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Bandanas ("Bandanoes")/handkerchiefs were super common, worn tied around the neck. I've seen references to them tied on the head. There are many portraits of people wearing them "turban style", which I have not figured out yet... Most of these people were probably wearing them to cover their shaved bald heads. Plenty of early 19th century images of Indians wearing them this way.

18th century images show patterns, checks, and spotted designs. Burnley and Trowbridge carry reproduction spotted and printed bandanoes. http://www.burnleyandtrowbridge.com/neck-handkerchiefs.aspx

Here's a nice original one I just now stumbled upon:



For solid color silk, look for "cowboy wild rags", silk kerchiefs close to 36" square. Easily found on ebay.
 
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jrmflintlock

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I would love to see a photo of how your Blaze orange is attached. I can picture it in use but a photo would be great!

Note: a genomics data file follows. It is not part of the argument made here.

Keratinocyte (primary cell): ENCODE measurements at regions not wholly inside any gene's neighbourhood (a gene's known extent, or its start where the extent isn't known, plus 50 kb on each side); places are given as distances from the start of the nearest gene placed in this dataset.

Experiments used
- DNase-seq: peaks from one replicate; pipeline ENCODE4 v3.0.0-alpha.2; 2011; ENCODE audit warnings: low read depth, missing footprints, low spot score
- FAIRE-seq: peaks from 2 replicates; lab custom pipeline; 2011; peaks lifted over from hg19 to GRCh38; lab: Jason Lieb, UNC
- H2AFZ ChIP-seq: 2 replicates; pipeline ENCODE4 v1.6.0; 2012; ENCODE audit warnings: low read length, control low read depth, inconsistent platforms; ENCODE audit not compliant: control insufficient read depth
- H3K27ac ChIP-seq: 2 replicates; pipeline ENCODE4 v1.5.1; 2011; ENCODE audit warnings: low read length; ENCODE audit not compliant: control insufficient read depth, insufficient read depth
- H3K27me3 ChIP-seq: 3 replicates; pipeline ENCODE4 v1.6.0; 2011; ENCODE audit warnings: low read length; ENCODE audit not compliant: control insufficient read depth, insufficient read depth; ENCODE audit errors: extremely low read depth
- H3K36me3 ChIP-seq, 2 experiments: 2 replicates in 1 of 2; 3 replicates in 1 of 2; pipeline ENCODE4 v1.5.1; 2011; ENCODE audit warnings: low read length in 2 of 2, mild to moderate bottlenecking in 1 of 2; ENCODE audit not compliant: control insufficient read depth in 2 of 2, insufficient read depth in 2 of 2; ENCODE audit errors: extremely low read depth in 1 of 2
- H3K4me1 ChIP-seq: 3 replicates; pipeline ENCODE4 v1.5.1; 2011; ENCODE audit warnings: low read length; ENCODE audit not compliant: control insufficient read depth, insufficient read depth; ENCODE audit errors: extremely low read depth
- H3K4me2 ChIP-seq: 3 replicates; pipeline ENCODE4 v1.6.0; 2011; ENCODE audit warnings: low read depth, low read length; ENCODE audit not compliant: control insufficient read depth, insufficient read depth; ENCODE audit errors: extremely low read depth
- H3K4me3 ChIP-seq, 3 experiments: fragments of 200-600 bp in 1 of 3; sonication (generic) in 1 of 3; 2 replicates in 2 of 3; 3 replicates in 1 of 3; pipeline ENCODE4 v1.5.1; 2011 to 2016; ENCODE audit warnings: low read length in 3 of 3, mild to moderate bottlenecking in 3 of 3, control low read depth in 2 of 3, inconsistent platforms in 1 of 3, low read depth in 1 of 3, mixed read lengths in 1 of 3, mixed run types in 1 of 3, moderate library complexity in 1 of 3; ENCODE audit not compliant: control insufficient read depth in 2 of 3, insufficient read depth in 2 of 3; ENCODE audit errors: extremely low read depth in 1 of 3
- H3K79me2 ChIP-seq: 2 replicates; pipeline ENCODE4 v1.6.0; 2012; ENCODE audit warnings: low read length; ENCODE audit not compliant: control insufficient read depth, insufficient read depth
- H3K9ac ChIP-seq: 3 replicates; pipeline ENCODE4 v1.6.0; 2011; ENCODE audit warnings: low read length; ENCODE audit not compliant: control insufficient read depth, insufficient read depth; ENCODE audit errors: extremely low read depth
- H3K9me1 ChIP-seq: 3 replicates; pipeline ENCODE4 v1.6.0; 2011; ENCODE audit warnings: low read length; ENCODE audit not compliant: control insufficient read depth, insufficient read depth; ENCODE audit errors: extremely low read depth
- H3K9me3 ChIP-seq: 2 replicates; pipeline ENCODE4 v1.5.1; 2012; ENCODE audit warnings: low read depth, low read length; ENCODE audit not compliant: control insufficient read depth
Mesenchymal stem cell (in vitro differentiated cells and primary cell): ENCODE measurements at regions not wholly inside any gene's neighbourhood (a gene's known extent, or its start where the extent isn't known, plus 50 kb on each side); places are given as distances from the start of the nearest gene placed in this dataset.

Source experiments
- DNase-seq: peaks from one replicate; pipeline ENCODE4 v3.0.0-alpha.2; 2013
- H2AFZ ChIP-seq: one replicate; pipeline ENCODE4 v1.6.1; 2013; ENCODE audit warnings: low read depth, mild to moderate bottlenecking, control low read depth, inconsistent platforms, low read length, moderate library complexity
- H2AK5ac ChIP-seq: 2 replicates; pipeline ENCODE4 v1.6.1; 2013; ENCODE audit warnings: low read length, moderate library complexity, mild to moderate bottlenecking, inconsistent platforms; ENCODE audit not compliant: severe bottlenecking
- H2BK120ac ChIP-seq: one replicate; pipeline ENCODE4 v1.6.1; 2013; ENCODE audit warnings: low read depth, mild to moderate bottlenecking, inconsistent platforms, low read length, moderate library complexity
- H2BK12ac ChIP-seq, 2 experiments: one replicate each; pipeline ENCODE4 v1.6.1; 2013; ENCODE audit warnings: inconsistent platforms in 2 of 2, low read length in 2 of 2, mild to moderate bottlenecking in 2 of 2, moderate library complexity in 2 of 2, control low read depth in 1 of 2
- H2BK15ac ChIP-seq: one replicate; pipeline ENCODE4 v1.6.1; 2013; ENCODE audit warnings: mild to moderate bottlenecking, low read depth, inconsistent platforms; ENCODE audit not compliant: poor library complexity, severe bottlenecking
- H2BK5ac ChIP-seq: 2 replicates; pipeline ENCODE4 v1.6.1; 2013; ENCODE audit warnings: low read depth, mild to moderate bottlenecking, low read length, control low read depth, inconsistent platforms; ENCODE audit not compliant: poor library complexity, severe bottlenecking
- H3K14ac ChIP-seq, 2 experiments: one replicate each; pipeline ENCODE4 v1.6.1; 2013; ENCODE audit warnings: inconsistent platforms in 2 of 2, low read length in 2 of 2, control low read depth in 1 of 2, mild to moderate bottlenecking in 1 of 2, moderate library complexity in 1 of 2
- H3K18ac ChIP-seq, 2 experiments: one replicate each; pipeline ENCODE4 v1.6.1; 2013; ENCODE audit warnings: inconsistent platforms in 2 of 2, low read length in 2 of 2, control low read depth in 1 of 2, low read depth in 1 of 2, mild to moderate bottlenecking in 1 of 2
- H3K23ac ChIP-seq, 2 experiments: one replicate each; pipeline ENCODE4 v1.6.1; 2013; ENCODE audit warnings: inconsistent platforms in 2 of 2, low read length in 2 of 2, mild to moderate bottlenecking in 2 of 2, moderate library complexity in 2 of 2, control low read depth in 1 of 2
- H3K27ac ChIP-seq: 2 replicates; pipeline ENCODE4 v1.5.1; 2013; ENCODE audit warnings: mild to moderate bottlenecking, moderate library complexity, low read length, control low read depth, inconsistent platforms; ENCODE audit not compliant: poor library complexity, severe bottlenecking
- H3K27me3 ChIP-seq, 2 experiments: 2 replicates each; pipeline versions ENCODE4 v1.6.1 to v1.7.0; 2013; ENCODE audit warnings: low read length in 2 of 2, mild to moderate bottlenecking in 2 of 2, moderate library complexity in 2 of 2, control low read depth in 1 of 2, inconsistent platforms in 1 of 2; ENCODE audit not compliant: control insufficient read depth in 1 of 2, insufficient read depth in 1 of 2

Loyalist Dave

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I'll get my [strike]local IT expert[/strike], I mean my 18 year old son, and get him to help me learn how to download photos..., :redface:

Wish me luck :wink:

LD
 

Elkeater

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Cowboy silk scarfs are warmer than cotton and breath well in summer.

On line: Murdach's orange silk scarfs. Although Colorado now permits pink along with orange for hunter safety.
 

hunts4deer

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They were simply called Handkerchiefs or Neck Cloths. Worn normally on the neck. An 18th C reference image for wearing on the head comes from an artist self-protrait in the mirror. In it he has crossed it over in the back and tied it in front on top of the head. Looks much like the 1950s version of Aunt Jemima where she wore one exactly that way. It was being worn while working in his studio, not out in public. As to tying on back "pirate" style, I have never seen any image from 18th century.

I have not seen anything else that indicates it is a good choice as documented wear if you really want to be period correct.
 

Cruzatte

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hunts4deer said:
I have not seen anything else that indicates it is a good choice as documented wear if you really want to be period correct.